BRITTINGHAM SADA DE POWERS v. THE ANCILLARY ESTATE OF BRITTINGHAM MCLEAN

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Court of Appeals of Texas,San Antonio.

Barbara BRITTINGHAM-SADA DE POWERS, Guillermo Marroquin-Brittingham, Mauricio Marroquin-Brittingham, Juan Carlos Lobeira-Brittingham, Daniela Lobeira-Brittingham, and Brandon Milmo-Brittingham, Appellants, v. THE ANCILLARY ESTATE OF Juan Roberto BRITTINGHAM-MCLEAN, Deceased, Appellee.

No. 04-01-00389-CV.

Decided: November 17, 2004

Sitting:  ALMA L. LÓPEZ, Chief Justice, SANDEE BRYAN MARION, Justice, PHYLIS J. SPEEDLIN, Justice. W. Wendell Hall, Brynley James, III, Lara Grant, Rosemarie Kanusky, Fulbright & Jaworski L.L.P., San Antonio, C.M. Zaffirini, Zaffirini & Castillo, Laredo, for appellants. Homero G. Martinez, Homero G. Martinez, P.L.L.C., Alberto Alarcon, Guillermo G. Alarcon, Hall, Quintanilla & Alarcon, L.L.C., Jesus M. Dominguez, Law Office of Jesus M. Dominguez, Bruce J. Werstak, III, Sames & Werstak, L.L.P., Laredo, for appellee.

OPINION

The underlying probate suit involves the assets of a Mexican decedent, and a dispute between his surviving spouse and some of his children and grandchildren.   This is an appeal from the trial court's denial of the special appearances filed by one of his daughters and some of the grandchildren.   Because we conclude the trial court's exercise of personal jurisdiction over Barbara Brittingham-Sada de Powers, Guillermo Marroquin-Brittingham, Mauricio Marroquin-Brittingham, Juan Carlos Lobeira-Brittingham, Daniela Lobeira-Brittingham, and Brandon Milmo-Brittingham does not comport with traditional notions of fair play and substantial justice, we reverse the trial court's order as to those appellants and render a dismissal in their favor.   We affirm the trial court's order denying the special appearances as to all other appellants.

BACKGROUND

Juan Roberto Brittingham-McLean, a resident of Mexico, died in Mexico on January 14, 1998.   The two executors named in Mr. Brittingham's will, Harold Turk and Raul Hernandez-Garcia, submitted the will for probate in Mexico on January 28, 1998.   The executors then withdrew funds in the approximate amount of $27,000 deposited in a Laredo, Texas, bank account and distributed the funds to Mr. Brittingham's children and grandchildren (hereinafter “the heirs”) pursuant to Mr. Brittingham's instructions.   Mr. Brittingham had also funded two foreign companies, Sandfern (an Irish company) and Jubrico (a British Virgin Islands company), but he owned no record interest in those companies at the time of his death.   However, Turk and Hernandez, as sole shareholders of Sandfern and Jubrico, distributed the assets held by those companies to the heirs in accordance with prior instructions from Mr. Brittingham.   Apparently, by the end of March 1998, neither the estate nor the two foreign companies held any assets in Texas.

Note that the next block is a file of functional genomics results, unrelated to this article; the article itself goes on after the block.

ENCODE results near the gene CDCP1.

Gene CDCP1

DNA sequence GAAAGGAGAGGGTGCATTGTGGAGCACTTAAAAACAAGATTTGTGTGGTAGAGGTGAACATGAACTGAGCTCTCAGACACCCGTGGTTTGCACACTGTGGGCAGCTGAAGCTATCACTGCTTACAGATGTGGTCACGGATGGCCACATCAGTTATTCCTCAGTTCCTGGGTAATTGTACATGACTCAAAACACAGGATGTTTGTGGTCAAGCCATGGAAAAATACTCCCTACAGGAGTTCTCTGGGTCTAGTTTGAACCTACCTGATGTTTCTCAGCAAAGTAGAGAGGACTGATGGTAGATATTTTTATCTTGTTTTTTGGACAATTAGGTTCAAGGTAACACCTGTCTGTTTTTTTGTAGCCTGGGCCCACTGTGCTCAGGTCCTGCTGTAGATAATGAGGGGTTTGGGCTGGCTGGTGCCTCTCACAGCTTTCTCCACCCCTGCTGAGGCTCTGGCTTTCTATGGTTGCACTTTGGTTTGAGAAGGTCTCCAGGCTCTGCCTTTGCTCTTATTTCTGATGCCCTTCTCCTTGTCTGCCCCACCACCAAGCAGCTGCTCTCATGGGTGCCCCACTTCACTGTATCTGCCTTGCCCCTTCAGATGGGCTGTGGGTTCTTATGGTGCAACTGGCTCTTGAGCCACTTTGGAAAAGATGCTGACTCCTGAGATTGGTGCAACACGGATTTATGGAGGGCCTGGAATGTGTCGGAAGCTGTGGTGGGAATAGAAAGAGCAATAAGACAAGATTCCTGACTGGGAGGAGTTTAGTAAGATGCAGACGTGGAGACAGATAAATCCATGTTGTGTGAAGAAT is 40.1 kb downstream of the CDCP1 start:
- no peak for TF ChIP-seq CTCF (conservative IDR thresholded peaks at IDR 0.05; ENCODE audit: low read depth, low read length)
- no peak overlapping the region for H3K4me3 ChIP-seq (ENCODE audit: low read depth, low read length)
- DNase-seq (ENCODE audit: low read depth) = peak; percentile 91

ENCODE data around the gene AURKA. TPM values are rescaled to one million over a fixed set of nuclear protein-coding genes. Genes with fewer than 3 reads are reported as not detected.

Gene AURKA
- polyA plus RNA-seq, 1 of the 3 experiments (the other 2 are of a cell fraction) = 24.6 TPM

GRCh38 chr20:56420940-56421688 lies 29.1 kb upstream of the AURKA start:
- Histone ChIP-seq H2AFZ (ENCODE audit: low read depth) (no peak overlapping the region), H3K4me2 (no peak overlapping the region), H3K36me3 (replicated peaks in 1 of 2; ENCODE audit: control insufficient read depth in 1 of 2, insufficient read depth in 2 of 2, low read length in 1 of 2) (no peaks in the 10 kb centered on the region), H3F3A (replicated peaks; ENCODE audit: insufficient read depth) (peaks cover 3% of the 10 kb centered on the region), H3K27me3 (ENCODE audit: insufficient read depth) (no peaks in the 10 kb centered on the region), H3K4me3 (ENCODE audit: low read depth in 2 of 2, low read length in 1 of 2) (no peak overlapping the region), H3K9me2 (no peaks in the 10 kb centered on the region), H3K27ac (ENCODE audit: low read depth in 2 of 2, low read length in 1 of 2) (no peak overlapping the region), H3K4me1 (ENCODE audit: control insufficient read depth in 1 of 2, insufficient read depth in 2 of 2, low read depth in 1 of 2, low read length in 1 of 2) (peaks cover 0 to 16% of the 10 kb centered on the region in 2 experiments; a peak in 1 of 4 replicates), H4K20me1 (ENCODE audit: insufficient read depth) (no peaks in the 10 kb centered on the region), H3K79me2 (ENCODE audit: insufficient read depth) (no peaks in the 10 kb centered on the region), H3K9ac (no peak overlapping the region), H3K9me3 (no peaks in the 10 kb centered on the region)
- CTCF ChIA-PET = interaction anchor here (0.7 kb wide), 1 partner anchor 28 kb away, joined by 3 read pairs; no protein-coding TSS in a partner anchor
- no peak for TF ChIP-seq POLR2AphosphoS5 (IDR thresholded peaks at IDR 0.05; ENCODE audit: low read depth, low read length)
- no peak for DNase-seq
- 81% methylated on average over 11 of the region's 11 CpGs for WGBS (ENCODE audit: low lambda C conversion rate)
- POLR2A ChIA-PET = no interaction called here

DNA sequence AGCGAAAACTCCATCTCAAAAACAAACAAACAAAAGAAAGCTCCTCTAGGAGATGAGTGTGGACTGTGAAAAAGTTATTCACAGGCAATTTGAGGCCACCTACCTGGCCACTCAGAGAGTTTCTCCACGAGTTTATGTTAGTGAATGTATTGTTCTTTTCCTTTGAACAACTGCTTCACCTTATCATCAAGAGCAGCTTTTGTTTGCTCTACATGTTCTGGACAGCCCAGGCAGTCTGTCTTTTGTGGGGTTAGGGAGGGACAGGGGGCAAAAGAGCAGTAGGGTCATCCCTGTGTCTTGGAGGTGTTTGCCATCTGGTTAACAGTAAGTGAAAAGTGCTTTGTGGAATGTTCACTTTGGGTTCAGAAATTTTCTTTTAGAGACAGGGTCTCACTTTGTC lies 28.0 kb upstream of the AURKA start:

In March 1998, both Turk and Hernandez resigned as executors.   After Turk and Hernandez made their distributions and resigned as executors, both appellee, John R. Brittingham Aguirre (“Aguirre”), and one of the appellants, Barbara Brittingham-Sada de Powers (“Barbara”), filed multi-million dollar claims against the estate in Mexico based on loans each allegedly made to Mr. Brittingham.

In February 1999, Mr. Brittingham's widow, Ana Maria Brittingham (“Ana Maria”) sued Mr. Brittingham's estate in Mexico, seeking to set aside her marital agreement with Mr. Brittingham and asserting a community property claim to assets of Mr. Brittingham's estate.   The Mexican court denied her claim.   The Mexican probate proceeding is still pending.

In August 2000, Ana Maria filed an application for ancillary probate of Mr. Brittingham's will in Webb County, Texas.   The Texas probate court admitted the will to probate and issued ancillary letters testamentary naming Ana Maria as executrix and requiring her to file a bond.   Thereafter, Ana Maria filed suit against her step-daughter Maria Cristina Brittingham-Sada de Ayala (“Ayala”) and appellants, claiming, among other things, that they illegally withdrew $60-70,000,000 from the assets of the estate without first paying the legitimate debts of the estate.   One such debt is a claim asserted by Aguirre.   Aguirre intervened in the Texas probate action, tendering his claim against the estate for approximately $11,000,000 based on a 1994 loan he made to Mr. Brittingham.

Ayala moved to dismiss the entire ancillary probate proceeding for lack of subject-matter jurisdiction and, in the alternative, to remove Ana Maria as executrix of the estate.   The trial court denied both motions and confirmed Ana Maria as executrix.   Ayala appealed, and this court held that the trial court had subject-matter jurisdiction, but reversed the trial court's order appointing Ana Maria as executrix.   See Ayala v. Brittingham, 131 S.W.3d 3, 8-10 (Tex.App.-San Antonio, July 2, 2003, pet. filed).

Several of the heirs filed special appearances, all of which were denied and are the subject of this appeal.   Nine of the heirs filed notices of appeal, but three have since conceded personal jurisdiction.1  Therefore, this appeal concerns only the special appearances filed by the following heirs:  Barbara, Guillermo Marroquin-Brittingham, Mauricio Marroquin-Brittingham, Juan Carlos Lobeira-Brittingham, Daniela Lobeira-Brittingham, and Brandon Milmo-Brittingham.

WAIVER OF SPECIAL APPEARANCE